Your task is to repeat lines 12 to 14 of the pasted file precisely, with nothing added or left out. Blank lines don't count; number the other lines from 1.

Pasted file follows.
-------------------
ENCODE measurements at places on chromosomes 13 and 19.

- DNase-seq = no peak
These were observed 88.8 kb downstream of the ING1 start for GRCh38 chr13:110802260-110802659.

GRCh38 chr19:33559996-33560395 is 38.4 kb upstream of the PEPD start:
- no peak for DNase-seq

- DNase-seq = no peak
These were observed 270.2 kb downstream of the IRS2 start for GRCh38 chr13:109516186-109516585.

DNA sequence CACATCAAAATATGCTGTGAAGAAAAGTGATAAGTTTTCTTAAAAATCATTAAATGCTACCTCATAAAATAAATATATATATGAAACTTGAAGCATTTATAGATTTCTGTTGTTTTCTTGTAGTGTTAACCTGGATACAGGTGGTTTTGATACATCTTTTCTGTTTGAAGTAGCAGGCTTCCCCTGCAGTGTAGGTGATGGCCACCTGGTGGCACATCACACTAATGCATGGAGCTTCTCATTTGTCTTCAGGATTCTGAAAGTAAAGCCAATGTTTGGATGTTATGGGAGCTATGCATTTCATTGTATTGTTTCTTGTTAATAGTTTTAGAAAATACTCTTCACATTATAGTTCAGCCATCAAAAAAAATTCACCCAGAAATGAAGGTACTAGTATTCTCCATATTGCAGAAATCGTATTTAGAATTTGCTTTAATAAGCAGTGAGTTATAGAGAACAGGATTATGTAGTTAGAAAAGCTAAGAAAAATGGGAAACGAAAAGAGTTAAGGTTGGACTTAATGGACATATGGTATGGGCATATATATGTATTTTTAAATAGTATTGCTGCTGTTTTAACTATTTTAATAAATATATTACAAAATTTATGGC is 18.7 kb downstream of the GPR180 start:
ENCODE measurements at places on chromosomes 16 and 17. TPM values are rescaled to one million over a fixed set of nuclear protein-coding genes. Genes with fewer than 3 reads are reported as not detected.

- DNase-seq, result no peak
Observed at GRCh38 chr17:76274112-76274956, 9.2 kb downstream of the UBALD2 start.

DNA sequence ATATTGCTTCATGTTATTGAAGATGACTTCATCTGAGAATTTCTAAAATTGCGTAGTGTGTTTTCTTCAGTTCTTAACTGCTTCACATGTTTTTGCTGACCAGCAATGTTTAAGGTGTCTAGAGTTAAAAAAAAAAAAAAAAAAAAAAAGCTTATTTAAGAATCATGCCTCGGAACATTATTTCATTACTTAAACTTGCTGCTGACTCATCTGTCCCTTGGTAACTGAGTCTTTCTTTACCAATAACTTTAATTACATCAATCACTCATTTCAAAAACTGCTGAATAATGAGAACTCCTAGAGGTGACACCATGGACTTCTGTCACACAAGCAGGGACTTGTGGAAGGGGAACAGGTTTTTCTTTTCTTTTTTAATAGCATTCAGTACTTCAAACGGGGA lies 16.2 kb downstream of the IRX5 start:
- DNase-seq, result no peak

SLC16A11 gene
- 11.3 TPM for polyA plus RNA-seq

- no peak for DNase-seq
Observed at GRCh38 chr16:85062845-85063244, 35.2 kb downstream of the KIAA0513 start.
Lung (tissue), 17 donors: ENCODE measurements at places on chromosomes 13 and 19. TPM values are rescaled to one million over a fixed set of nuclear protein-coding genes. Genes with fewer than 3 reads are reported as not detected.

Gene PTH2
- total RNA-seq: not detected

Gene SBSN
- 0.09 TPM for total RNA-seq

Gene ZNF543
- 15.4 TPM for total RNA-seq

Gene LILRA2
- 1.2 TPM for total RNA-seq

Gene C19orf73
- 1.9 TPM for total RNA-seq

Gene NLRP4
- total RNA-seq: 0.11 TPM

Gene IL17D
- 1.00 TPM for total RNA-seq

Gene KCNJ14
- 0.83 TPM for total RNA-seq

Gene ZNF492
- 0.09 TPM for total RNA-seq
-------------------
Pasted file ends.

DNA sequence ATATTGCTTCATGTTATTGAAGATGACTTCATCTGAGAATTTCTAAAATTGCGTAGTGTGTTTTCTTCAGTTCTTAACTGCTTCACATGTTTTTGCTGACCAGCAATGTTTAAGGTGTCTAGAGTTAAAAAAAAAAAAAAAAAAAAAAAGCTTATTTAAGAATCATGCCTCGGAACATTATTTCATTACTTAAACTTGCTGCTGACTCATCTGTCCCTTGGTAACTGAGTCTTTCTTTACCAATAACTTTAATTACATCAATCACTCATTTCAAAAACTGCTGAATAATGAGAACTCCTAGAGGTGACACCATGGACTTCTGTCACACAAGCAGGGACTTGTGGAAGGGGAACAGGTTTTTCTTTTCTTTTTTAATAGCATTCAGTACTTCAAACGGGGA lies 16.2 kb downstream of the IRX5 start:
- DNase-seq, result no peak

SLC16A11 gene